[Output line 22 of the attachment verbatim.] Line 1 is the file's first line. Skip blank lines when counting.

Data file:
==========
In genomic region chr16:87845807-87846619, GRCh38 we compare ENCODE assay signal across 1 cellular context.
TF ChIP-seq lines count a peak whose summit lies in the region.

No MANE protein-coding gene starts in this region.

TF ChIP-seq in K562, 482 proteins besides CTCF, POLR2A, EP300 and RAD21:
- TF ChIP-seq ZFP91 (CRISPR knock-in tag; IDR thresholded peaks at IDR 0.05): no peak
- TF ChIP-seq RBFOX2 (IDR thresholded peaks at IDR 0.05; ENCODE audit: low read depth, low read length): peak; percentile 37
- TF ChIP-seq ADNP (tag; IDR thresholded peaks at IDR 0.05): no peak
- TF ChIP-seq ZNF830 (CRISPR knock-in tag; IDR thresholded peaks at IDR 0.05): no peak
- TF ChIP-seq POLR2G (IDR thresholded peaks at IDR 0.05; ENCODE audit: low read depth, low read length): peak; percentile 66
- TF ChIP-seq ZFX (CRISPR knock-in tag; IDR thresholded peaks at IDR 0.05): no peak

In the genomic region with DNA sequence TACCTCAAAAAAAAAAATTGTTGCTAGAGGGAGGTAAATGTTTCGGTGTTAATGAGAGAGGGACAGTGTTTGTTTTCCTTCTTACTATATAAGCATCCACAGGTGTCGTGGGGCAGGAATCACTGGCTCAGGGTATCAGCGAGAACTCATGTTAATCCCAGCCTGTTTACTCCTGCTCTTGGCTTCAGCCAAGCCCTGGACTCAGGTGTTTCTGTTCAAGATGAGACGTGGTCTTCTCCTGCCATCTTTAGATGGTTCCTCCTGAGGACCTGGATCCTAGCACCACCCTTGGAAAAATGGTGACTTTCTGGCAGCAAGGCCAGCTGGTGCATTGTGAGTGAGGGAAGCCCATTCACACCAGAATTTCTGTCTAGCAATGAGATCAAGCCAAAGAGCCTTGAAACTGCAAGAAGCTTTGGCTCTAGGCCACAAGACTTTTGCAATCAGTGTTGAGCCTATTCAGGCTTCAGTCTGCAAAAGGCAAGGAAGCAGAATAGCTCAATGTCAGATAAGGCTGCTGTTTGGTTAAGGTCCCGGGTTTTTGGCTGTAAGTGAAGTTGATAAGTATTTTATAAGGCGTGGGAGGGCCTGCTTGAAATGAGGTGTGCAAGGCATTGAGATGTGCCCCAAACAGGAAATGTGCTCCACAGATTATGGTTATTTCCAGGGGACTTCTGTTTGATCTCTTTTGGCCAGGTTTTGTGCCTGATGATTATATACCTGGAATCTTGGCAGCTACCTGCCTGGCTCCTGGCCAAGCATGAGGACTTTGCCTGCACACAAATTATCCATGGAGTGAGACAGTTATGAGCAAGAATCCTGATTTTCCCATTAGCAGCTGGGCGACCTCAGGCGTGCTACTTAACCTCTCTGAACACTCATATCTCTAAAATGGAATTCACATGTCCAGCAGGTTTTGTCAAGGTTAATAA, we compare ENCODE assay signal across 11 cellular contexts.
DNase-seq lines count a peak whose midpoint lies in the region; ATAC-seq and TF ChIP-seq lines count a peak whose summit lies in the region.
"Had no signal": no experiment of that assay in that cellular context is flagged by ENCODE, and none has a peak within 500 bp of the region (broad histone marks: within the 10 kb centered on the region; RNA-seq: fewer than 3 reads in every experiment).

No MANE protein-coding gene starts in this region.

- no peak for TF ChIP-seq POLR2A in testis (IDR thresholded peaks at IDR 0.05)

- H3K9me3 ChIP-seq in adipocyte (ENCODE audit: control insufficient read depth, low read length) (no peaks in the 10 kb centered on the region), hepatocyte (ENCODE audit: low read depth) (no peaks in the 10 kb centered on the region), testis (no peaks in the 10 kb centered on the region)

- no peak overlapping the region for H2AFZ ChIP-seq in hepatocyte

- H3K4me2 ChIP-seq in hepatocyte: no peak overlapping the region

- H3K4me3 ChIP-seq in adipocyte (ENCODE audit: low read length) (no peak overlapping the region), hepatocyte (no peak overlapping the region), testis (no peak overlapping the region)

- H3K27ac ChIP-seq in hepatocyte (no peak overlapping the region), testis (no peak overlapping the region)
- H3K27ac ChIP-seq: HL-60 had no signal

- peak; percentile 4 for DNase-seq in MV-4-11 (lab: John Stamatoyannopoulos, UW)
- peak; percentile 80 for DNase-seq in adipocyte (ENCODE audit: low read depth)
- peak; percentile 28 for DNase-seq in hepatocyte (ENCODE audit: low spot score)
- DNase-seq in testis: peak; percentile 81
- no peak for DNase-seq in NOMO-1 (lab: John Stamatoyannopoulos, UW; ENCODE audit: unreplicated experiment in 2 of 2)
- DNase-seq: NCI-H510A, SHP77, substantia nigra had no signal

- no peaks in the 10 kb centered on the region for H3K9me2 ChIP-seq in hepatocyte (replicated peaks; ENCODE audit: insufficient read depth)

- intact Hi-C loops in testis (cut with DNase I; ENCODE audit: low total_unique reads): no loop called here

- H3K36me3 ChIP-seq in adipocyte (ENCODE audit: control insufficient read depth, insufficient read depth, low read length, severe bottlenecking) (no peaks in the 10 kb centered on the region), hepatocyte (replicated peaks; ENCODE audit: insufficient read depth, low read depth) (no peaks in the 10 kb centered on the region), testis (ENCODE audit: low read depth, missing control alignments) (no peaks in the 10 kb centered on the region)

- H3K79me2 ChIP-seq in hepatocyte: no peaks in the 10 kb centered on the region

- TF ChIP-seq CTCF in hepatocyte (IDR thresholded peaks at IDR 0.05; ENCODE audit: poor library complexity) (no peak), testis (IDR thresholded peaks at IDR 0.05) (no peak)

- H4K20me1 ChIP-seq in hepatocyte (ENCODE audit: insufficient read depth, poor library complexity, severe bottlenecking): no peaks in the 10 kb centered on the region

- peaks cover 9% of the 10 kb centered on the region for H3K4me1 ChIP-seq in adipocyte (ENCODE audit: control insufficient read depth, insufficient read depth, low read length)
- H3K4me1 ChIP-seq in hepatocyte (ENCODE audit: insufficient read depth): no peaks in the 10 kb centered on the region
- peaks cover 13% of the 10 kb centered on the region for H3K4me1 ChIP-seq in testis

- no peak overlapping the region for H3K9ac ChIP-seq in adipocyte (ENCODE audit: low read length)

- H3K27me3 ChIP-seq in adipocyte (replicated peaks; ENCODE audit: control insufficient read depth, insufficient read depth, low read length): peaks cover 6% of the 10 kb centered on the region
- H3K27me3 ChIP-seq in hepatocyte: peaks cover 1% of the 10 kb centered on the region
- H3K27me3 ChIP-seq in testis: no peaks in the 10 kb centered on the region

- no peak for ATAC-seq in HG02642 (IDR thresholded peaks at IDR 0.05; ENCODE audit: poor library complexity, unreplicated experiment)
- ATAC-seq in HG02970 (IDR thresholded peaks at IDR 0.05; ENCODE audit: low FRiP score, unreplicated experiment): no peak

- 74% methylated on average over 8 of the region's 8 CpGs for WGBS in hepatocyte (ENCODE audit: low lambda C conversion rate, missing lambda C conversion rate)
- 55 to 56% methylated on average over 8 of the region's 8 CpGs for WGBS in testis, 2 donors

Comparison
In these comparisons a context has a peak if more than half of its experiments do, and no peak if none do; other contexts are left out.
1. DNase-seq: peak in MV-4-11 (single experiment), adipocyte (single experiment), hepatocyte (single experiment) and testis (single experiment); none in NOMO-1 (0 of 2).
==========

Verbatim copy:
- peak; percentile 4 for DNase-seq in MV-4-11 (lab: John Stamatoyannopoulos, UW)